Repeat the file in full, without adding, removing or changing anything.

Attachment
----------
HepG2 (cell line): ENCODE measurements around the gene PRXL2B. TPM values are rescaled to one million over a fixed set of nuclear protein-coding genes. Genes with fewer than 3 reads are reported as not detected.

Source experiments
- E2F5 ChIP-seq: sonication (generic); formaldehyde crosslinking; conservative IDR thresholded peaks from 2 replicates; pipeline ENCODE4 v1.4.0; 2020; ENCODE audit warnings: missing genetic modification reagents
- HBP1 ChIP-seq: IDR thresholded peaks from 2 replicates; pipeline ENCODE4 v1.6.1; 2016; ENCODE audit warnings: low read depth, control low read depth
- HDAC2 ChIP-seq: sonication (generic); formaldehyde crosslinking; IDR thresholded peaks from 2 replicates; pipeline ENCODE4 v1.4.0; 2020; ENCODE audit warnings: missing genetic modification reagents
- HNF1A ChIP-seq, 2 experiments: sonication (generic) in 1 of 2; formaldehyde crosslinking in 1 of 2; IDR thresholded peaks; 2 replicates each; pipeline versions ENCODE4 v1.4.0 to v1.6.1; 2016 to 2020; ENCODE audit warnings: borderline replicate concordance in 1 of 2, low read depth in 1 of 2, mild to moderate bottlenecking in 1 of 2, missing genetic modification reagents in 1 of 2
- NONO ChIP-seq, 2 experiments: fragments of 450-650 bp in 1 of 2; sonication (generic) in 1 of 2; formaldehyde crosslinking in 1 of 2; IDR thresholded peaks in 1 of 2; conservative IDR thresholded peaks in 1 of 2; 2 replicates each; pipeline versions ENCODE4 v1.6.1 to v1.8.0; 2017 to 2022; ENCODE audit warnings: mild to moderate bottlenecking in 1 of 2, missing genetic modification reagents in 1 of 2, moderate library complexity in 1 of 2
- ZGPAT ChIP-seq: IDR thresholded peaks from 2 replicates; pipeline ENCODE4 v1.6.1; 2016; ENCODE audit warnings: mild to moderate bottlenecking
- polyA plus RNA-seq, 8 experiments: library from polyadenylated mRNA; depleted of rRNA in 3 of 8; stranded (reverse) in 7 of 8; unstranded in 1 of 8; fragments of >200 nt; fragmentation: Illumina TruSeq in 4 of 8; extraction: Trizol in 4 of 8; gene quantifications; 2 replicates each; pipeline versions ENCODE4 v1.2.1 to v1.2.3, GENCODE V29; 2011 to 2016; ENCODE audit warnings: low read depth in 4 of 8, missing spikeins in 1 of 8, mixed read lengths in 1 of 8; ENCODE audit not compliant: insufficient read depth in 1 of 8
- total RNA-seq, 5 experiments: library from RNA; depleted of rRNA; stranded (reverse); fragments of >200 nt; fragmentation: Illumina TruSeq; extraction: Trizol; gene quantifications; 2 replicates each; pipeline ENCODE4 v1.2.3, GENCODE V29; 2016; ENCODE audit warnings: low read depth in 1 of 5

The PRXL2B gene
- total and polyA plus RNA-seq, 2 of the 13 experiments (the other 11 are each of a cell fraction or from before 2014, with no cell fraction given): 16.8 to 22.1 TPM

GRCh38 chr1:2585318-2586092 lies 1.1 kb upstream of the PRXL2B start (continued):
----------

HepG2 (cell line): ENCODE measurements around the gene PRXL2B. TPM values are rescaled to one million over a fixed set of nuclear protein-coding genes. Genes with fewer than 3 reads are reported as not detected.

Source experiments
- E2F5 ChIP-seq: sonication (generic); formaldehyde crosslinking; conservative IDR thresholded peaks from 2 replicates; pipeline ENCODE4 v1.4.0; 2020; ENCODE audit warnings: missing genetic modification reagents
- HBP1 ChIP-seq: IDR thresholded peaks from 2 replicates; pipeline ENCODE4 v1.6.1; 2016; ENCODE audit warnings: low read depth, control low read depth
- HDAC2 ChIP-seq: sonication (generic); formaldehyde crosslinking; IDR thresholded peaks from 2 replicates; pipeline ENCODE4 v1.4.0; 2020; ENCODE audit warnings: missing genetic modification reagents
- HNF1A ChIP-seq, 2 experiments: sonication (generic) in 1 of 2; formaldehyde crosslinking in 1 of 2; IDR thresholded peaks; 2 replicates each; pipeline versions ENCODE4 v1.4.0 to v1.6.1; 2016 to 2020; ENCODE audit warnings: borderline replicate concordance in 1 of 2, low read depth in 1 of 2, mild to moderate bottlenecking in 1 of 2, missing genetic modification reagents in 1 of 2
- NONO ChIP-seq, 2 experiments: fragments of 450-650 bp in 1 of 2; sonication (generic) in 1 of 2; formaldehyde crosslinking in 1 of 2; IDR thresholded peaks in 1 of 2; conservative IDR thresholded peaks in 1 of 2; 2 replicates each; pipeline versions ENCODE4 v1.6.1 to v1.8.0; 2017 to 2022; ENCODE audit warnings: mild to moderate bottlenecking in 1 of 2, missing genetic modification reagents in 1 of 2, moderate library complexity in 1 of 2
- ZGPAT ChIP-seq: IDR thresholded peaks from 2 replicates; pipeline ENCODE4 v1.6.1; 2016; ENCODE audit warnings: mild to moderate bottlenecking
- polyA plus RNA-seq, 8 experiments: library from polyadenylated mRNA; depleted of rRNA in 3 of 8; stranded (reverse) in 7 of 8; unstranded in 1 of 8; fragments of >200 nt; fragmentation: Illumina TruSeq in 4 of 8; extraction: Trizol in 4 of 8; gene quantifications; 2 replicates each; pipeline versions ENCODE4 v1.2.1 to v1.2.3, GENCODE V29; 2011 to 2016; ENCODE audit warnings: low read depth in 4 of 8, missing spikeins in 1 of 8, mixed read lengths in 1 of 8; ENCODE audit not compliant: insufficient read depth in 1 of 8
- total RNA-seq, 5 experiments: library from RNA; depleted of rRNA; stranded (reverse); fragments of >200 nt; fragmentation: Illumina TruSeq; extraction: Trizol; gene quantifications; 2 replicates each; pipeline ENCODE4 v1.2.3, GENCODE V29; 2016; ENCODE audit warnings: low read depth in 1 of 5

The PRXL2B gene
- total and polyA plus RNA-seq, 2 of the 13 experiments (the other 11 are each of a cell fraction or from before 2014, with no cell fraction given): 16.8 to 22.1 TPM

GRCh38 chr1:2585318-2586092 lies 1.1 kb upstream of the PRXL2B start (continued):